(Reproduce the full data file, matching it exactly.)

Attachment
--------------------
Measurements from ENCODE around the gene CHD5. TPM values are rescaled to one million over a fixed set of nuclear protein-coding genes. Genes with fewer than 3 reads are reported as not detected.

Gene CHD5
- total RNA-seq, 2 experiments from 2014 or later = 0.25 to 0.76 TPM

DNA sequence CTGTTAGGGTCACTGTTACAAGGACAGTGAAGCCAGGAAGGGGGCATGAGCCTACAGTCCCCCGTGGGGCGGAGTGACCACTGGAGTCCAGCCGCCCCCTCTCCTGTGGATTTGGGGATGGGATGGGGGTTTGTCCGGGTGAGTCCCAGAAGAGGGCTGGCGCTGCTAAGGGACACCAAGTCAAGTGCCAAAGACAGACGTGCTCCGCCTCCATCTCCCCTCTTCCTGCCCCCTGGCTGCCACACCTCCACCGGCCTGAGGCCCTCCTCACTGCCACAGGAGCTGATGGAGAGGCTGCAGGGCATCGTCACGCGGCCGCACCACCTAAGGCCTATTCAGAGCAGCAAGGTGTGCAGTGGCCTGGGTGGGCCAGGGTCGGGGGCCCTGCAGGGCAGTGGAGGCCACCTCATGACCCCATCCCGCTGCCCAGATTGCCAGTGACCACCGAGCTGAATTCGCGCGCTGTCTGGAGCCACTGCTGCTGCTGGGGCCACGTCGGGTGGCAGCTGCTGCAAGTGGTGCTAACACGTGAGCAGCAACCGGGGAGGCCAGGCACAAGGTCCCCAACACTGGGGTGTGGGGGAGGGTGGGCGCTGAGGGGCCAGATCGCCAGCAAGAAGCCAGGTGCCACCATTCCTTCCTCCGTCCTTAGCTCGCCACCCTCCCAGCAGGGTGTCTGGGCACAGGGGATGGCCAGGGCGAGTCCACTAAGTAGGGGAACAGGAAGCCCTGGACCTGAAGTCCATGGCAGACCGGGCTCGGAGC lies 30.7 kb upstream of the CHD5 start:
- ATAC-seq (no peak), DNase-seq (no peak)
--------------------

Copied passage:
Measurements from ENCODE around the gene CHD5. TPM values are rescaled to one million over a fixed set of nuclear protein-coding genes. Genes with fewer than 3 reads are reported as not detected.

Gene CHD5
- total RNA-seq, 2 experiments from 2014 or later = 0.25 to 0.76 TPM

DNA sequence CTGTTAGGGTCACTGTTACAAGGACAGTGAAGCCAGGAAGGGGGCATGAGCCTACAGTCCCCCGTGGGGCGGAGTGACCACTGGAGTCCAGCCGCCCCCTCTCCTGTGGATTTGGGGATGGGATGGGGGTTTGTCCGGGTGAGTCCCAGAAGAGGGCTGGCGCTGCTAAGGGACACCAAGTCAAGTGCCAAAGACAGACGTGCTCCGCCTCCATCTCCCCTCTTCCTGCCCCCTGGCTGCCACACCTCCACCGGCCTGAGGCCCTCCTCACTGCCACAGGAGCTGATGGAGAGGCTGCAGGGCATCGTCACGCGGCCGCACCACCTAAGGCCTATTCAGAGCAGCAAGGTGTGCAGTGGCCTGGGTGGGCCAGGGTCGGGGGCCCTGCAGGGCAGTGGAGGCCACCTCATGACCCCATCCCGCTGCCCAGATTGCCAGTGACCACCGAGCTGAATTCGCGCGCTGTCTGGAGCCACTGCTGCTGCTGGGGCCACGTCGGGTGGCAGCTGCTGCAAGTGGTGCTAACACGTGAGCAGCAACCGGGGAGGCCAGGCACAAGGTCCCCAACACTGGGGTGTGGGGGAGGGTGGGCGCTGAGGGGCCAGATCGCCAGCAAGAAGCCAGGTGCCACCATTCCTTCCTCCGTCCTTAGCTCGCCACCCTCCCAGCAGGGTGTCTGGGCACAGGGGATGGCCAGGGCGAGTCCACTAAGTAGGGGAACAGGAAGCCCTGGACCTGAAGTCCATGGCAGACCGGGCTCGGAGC lies 30.7 kb upstream of the CHD5 start:
- ATAC-seq (no peak), DNase-seq (no peak)